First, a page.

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Athens Theatre Opens New Era

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Athens Theatre Opens New Era

(Ed. Note—This Is the second of two stories on the history of theatrical activity In Ann Arbor. The first article appeared in yesterday’s Dally.)


When the Athens Opera House, the city’s first permanent theatre building opened in 1871, a new era in theatrical activity was begun in Ann Arbor.

An amateur performance of "the Grand Military Allegory of the Spy of Shiloh” initiated the house, and the papers reported that it was "a grand success.” Those who saw it "lived over the excitements of the war...”

FROM THAT TIME on, until converted into the present Whitney in 1908, the Athens was the chief amusement center of the city. University students were not to be put off from their own dramatic ventures, however, even though the theatre, in general, was frowned upon in those prim Victorian times. In 1879, students and faculty witnessed a performance, in a gaslighted room in University Hall, of Terence’s “The Adelphi”—in Latin.

Shakespeare was approved of on campus, and the great Lawrence Barrett was hooked for several University "recitals.” Following his appearance as “Hamlet,” in 1879, students admiringly formed a "Barrett Club,” and proceeded to put on a farce called "Dollars and Cents.” This went over much better than Shakespeare.

Through the 1880’s and 1890’s, the Athens Opera House dwindled in popularity. Perhaps it was the growing number of entertainments offered on campus, or a lack of good shows, but the enthusiasm which had prompted its building in the first place was dying out.

In 1906, the property was purchased by B. C. Whitney, who decided to rebuild the whole structure. He lowered the auditorium to the first floor by tearing out part of the second story floor, added two more stories to the building, and made it into the biggest and best appointed theatre in the state.

It opened on the night, of Jan. 18, 1908 with the Chicago Whitney Opera House Company playing "Knight of a Day.” Box seats went for $25 that night, and it was a local equivalent of a Met opening.

ABOUT THIS TIME, the Majestic Roller Skating Rink was declared unsafe, and was rebuilt into a theatre with vaudeville and "2000 feet of Majestic films.”

In October, 1915, a vaudeville show called “The Girl in the Moon" caused a small riot. The act appeared in a blacked-out theatre, and featured a girl sitting in a luminous crescent moon. While she sang, the moon floated out over the audience and up into the gallery.

The students wanted to know how it was done, naturally enough, so they came equipped with a flashlight. The manager had prepared for this, instructing the ushers to throw out anybody who attempted to light anything. When he pointed to the offending students, however, they rushed him as a body, took him outside, and rolled him in a snowbank. The manager didn’t like this much, and in the resulting melee, two sophomores were hauled off to jail.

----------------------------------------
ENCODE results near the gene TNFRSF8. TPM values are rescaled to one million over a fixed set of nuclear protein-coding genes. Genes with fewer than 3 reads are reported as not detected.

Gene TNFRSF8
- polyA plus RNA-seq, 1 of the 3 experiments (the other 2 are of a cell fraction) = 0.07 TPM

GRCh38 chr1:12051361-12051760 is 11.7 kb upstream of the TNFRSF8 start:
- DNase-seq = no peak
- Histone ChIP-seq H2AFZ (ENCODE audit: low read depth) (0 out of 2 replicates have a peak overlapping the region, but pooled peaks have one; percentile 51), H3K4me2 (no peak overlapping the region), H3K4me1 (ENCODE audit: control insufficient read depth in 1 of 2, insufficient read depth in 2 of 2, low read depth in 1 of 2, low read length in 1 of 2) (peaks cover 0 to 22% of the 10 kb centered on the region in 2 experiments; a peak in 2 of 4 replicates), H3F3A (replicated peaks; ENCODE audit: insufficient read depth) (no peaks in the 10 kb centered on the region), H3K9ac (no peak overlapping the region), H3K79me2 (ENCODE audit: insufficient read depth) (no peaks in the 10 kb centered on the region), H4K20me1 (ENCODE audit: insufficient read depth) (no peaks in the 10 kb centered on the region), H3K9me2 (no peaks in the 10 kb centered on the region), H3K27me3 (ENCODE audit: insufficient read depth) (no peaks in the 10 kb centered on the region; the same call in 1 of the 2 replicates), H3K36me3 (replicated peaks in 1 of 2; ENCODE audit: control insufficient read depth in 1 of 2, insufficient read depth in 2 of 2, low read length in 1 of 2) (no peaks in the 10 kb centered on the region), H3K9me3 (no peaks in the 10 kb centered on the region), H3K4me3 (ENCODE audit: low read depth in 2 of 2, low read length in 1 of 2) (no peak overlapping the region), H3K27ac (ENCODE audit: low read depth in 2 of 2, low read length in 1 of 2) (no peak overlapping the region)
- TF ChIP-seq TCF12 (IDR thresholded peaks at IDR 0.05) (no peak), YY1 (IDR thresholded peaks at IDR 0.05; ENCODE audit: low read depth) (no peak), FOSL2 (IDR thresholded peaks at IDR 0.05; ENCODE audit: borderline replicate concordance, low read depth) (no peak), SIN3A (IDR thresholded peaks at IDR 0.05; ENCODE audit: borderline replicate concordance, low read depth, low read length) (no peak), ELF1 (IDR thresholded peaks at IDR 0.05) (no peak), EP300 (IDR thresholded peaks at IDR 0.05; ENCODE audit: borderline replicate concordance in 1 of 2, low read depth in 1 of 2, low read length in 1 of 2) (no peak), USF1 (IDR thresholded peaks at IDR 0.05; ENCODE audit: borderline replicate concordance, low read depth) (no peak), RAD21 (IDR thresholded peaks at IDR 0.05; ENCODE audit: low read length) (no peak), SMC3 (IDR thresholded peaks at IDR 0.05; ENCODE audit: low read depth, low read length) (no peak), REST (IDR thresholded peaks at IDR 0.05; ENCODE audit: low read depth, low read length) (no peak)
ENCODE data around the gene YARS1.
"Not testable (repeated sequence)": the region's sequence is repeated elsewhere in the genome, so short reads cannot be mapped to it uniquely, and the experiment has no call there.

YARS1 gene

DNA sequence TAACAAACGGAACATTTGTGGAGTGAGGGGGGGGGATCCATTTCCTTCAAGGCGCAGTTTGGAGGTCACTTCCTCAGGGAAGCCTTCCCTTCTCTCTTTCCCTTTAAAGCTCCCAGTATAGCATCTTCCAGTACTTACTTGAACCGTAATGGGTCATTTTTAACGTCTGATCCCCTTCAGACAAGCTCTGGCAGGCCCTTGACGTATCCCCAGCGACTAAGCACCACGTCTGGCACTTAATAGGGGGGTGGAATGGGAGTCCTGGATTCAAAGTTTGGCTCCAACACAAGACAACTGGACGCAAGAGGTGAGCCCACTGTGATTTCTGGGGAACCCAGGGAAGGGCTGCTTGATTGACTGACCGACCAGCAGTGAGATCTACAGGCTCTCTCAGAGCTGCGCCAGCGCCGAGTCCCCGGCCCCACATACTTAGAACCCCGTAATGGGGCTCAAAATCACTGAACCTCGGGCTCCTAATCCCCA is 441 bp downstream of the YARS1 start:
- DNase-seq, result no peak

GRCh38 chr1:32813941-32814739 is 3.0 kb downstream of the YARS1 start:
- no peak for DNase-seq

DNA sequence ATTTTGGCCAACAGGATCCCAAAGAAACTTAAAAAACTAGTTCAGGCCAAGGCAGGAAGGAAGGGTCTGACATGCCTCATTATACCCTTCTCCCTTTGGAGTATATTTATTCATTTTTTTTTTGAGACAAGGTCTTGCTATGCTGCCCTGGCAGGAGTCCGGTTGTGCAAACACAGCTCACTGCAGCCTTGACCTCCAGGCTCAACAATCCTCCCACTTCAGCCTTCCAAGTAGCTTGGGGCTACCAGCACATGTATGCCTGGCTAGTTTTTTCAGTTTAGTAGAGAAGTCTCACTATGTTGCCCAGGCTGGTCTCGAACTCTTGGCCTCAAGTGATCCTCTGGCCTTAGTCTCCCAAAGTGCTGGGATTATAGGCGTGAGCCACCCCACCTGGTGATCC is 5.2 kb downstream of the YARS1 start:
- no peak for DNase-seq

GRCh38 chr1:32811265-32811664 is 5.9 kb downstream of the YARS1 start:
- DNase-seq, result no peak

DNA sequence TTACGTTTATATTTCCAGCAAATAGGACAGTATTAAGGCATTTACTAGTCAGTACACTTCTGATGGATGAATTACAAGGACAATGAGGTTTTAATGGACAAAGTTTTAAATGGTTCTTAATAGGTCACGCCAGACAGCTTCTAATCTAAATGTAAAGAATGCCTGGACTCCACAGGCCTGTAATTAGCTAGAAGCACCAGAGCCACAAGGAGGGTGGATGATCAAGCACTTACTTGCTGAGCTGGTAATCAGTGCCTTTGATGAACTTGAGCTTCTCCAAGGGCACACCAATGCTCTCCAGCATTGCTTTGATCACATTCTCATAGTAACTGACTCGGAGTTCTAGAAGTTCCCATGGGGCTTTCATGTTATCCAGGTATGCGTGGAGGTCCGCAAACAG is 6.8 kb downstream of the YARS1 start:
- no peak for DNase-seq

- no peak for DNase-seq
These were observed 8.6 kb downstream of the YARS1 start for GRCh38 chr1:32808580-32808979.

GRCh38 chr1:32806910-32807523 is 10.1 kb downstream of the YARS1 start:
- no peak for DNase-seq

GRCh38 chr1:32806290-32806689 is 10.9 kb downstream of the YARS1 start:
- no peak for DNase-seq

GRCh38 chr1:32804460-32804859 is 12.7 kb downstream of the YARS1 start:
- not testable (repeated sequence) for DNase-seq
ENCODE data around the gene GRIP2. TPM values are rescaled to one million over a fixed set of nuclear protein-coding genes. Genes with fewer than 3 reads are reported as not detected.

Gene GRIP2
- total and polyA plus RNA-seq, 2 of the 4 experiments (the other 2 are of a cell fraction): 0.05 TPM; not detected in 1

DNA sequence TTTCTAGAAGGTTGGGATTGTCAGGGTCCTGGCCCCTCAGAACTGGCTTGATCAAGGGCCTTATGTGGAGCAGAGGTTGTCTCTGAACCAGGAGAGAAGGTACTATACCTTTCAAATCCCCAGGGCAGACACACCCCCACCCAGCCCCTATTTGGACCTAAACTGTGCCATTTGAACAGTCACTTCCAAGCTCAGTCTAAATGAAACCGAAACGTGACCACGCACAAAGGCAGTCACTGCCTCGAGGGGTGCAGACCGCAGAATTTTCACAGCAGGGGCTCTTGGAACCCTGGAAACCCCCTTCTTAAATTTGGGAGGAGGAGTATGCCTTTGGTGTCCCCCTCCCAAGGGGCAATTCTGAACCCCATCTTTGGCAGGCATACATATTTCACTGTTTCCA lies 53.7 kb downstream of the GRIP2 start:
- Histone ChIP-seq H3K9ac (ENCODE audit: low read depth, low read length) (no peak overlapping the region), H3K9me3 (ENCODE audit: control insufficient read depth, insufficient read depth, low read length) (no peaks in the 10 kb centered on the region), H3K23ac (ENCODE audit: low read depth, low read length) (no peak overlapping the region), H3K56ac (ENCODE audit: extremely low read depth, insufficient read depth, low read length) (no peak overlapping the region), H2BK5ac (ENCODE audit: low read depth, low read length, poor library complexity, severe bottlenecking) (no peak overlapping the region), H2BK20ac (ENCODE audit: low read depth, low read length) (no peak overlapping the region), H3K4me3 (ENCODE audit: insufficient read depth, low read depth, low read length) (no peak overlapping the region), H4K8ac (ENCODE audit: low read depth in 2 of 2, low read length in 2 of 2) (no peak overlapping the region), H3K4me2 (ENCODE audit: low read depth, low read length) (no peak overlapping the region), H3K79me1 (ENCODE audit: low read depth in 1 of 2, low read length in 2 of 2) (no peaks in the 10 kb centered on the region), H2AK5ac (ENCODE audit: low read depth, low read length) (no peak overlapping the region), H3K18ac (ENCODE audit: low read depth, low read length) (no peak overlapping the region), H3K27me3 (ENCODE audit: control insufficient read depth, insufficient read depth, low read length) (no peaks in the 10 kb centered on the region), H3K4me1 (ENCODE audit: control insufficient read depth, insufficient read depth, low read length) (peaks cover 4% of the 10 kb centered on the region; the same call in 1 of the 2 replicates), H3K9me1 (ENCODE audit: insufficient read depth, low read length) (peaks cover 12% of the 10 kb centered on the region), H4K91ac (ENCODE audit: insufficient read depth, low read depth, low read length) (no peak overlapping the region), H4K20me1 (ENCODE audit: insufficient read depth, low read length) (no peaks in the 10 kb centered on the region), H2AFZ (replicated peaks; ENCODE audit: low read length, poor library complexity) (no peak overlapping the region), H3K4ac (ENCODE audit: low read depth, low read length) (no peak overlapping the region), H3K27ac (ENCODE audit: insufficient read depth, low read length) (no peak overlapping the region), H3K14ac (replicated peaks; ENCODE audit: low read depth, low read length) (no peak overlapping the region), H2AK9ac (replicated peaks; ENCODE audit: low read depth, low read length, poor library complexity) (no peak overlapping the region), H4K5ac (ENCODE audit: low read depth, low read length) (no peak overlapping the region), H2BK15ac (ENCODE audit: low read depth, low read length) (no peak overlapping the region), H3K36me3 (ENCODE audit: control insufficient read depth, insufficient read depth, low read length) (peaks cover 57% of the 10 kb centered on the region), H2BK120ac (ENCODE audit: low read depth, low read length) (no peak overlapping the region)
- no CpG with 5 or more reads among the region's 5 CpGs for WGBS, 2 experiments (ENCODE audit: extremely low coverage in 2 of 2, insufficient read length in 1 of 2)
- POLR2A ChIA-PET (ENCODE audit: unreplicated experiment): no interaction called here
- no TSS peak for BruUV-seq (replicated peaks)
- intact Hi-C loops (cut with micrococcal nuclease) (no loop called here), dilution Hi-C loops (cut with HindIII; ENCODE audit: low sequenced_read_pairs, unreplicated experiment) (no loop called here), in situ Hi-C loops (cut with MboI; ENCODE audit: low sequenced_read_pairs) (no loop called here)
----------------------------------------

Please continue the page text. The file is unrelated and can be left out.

The Marx Brothers, the explorer Martin Johnson, and Harry Jolson were some of the famous names at the Majestic. Jolson, like his more famous brother, was a singer, and in his act sang all six parts of the sextet from “Lucia.”

ONE SMALL vaudeville theatre, the Star, suffered a sad fate at the hands of some students in 1914. It was late one Saturday afternoon after a victorious football game, and the audience was more rowdy than usual. The manager got up on the stage and shouted for order. This touched off the students, who proceeded to tear up the theatre. When they were done, the place was in shambles. President Angell had to call a mass meeting to reprimand the mob the next day, and although money was collected to rebuild the Star, it was never very popular after that.

. The Whitney boasted a huge stage, and the size of some of the productions staged substantiates their claim. When “Ben Hur” was put on there, a cast of two hundred people and eight1 horses crammed themselves on the stage at one time.

Although the Whitney has been converted to showing movies for the last seventeen years, the old dressing rooms and stage equipment are still back of the screen. On a wall can be seen the scrawled names of Jane Cowl, Billie Burke, and Ed Wynn—all of whom appeared there many years ago. Robert Montgomery, Wallace Beery, and Alfred Lunt all played the Whitney in bit parts between 1911 and 1915.

Now that movies have pretty well taken over as popular entertainment, true theatrical activity has almost ceased in the city itself. The Arts Theatre Club is the only group to yet return to the tradition—a lengthy and illustrious one.